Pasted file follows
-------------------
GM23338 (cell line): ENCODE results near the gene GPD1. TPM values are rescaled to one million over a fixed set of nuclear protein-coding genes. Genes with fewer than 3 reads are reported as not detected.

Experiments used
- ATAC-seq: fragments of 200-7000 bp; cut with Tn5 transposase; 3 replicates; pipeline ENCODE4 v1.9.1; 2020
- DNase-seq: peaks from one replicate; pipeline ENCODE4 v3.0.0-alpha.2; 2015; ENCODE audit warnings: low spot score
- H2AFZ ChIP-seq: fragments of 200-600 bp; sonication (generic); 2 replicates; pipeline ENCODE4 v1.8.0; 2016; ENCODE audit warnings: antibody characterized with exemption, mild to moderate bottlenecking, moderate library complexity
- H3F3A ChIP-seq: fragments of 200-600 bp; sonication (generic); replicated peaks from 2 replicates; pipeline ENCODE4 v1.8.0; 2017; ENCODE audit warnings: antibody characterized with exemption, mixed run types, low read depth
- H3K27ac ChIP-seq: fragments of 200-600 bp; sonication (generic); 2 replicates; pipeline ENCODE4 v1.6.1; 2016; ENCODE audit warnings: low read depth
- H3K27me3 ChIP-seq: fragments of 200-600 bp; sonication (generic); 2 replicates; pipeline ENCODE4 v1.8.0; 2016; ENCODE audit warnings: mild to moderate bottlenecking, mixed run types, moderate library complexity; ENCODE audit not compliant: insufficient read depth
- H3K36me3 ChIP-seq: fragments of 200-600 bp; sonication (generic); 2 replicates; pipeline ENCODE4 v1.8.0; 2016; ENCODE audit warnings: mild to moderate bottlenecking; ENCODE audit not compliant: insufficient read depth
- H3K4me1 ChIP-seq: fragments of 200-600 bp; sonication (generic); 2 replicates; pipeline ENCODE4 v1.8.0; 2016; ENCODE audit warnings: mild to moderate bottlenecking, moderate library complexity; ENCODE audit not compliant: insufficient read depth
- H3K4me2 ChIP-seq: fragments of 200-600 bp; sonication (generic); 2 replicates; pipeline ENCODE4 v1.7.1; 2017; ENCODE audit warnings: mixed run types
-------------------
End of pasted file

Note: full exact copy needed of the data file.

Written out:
GM23338 (cell line): ENCODE results near the gene GPD1. TPM values are rescaled to one million over a fixed set of nuclear protein-coding genes. Genes with fewer than 3 reads are reported as not detected.

Experiments used
- ATAC-seq: fragments of 200-7000 bp; cut with Tn5 transposase; 3 replicates; pipeline ENCODE4 v1.9.1; 2020
- DNase-seq: peaks from one replicate; pipeline ENCODE4 v3.0.0-alpha.2; 2015; ENCODE audit warnings: low spot score
- H2AFZ ChIP-seq: fragments of 200-600 bp; sonication (generic); 2 replicates; pipeline ENCODE4 v1.8.0; 2016; ENCODE audit warnings: antibody characterized with exemption, mild to moderate bottlenecking, moderate library complexity
- H3F3A ChIP-seq: fragments of 200-600 bp; sonication (generic); replicated peaks from 2 replicates; pipeline ENCODE4 v1.8.0; 2017; ENCODE audit warnings: antibody characterized with exemption, mixed run types, low read depth
- H3K27ac ChIP-seq: fragments of 200-600 bp; sonication (generic); 2 replicates; pipeline ENCODE4 v1.6.1; 2016; ENCODE audit warnings: low read depth
- H3K27me3 ChIP-seq: fragments of 200-600 bp; sonication (generic); 2 replicates; pipeline ENCODE4 v1.8.0; 2016; ENCODE audit warnings: mild to moderate bottlenecking, mixed run types, moderate library complexity; ENCODE audit not compliant: insufficient read depth
- H3K36me3 ChIP-seq: fragments of 200-600 bp; sonication (generic); 2 replicates; pipeline ENCODE4 v1.8.0; 2016; ENCODE audit warnings: mild to moderate bottlenecking; ENCODE audit not compliant: insufficient read depth
- H3K4me1 ChIP-seq: fragments of 200-600 bp; sonication (generic); 2 replicates; pipeline ENCODE4 v1.8.0; 2016; ENCODE audit warnings: mild to moderate bottlenecking, moderate library complexity; ENCODE audit not compliant: insufficient read depth
- H3K4me2 ChIP-seq: fragments of 200-600 bp; sonication (generic); 2 replicates; pipeline ENCODE4 v1.7.1; 2017; ENCODE audit warnings: mixed run types